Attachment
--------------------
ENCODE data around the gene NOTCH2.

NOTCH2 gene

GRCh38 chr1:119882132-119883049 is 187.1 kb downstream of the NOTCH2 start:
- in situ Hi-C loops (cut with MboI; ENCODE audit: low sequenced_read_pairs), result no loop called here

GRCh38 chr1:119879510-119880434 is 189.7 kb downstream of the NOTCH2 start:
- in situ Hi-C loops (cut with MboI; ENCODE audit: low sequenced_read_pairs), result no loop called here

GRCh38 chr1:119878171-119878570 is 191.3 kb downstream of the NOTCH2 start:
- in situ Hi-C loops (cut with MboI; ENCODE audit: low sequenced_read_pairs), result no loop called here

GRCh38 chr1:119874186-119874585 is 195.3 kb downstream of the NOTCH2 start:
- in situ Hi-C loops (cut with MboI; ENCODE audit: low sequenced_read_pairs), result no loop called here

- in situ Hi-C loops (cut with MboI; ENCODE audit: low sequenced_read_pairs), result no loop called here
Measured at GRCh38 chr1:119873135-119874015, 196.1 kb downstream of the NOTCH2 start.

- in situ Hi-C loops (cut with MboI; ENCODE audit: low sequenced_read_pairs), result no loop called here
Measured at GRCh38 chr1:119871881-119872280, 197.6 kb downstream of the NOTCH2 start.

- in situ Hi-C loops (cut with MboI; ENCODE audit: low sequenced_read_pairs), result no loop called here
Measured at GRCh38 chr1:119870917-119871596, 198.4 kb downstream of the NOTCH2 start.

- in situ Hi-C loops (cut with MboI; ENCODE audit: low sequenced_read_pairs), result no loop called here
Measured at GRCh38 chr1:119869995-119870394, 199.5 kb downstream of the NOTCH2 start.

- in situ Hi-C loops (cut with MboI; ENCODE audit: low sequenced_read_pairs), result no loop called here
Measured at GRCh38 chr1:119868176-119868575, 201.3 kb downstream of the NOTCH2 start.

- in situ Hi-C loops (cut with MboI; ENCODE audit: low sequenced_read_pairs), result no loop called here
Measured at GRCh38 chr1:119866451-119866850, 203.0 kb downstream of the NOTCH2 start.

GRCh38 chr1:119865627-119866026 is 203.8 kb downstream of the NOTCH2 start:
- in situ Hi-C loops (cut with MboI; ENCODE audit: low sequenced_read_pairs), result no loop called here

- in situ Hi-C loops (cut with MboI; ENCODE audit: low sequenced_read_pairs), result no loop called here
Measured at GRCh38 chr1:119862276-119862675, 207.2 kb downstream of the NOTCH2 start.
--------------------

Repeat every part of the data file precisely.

ENCODE data around the gene NOTCH2.

NOTCH2 gene

GRCh38 chr1:119882132-119883049 is 187.1 kb downstream of the NOTCH2 start:
- in situ Hi-C loops (cut with MboI; ENCODE audit: low sequenced_read_pairs), result no loop called here

GRCh38 chr1:119879510-119880434 is 189.7 kb downstream of the NOTCH2 start:
- in situ Hi-C loops (cut with MboI; ENCODE audit: low sequenced_read_pairs), result no loop called here

GRCh38 chr1:119878171-119878570 is 191.3 kb downstream of the NOTCH2 start:
- in situ Hi-C loops (cut with MboI; ENCODE audit: low sequenced_read_pairs), result no loop called here

GRCh38 chr1:119874186-119874585 is 195.3 kb downstream of the NOTCH2 start:
- in situ Hi-C loops (cut with MboI; ENCODE audit: low sequenced_read_pairs), result no loop called here

- in situ Hi-C loops (cut with MboI; ENCODE audit: low sequenced_read_pairs), result no loop called here
Measured at GRCh38 chr1:119873135-119874015, 196.1 kb downstream of the NOTCH2 start.

- in situ Hi-C loops (cut with MboI; ENCODE audit: low sequenced_read_pairs), result no loop called here
Measured at GRCh38 chr1:119871881-119872280, 197.6 kb downstream of the NOTCH2 start.

- in situ Hi-C loops (cut with MboI; ENCODE audit: low sequenced_read_pairs), result no loop called here
Measured at GRCh38 chr1:119870917-119871596, 198.4 kb downstream of the NOTCH2 start.

- in situ Hi-C loops (cut with MboI; ENCODE audit: low sequenced_read_pairs), result no loop called here
Measured at GRCh38 chr1:119869995-119870394, 199.5 kb downstream of the NOTCH2 start.

- in situ Hi-C loops (cut with MboI; ENCODE audit: low sequenced_read_pairs), result no loop called here
Measured at GRCh38 chr1:119868176-119868575, 201.3 kb downstream of the NOTCH2 start.

- in situ Hi-C loops (cut with MboI; ENCODE audit: low sequenced_read_pairs), result no loop called here
Measured at GRCh38 chr1:119866451-119866850, 203.0 kb downstream of the NOTCH2 start.

GRCh38 chr1:119865627-119866026 is 203.8 kb downstream of the NOTCH2 start:
- in situ Hi-C loops (cut with MboI; ENCODE audit: low sequenced_read_pairs), result no loop called here

- in situ Hi-C loops (cut with MboI; ENCODE audit: low sequenced_read_pairs), result no loop called here
Measured at GRCh38 chr1:119862276-119862675, 207.2 kb downstream of the NOTCH2 start.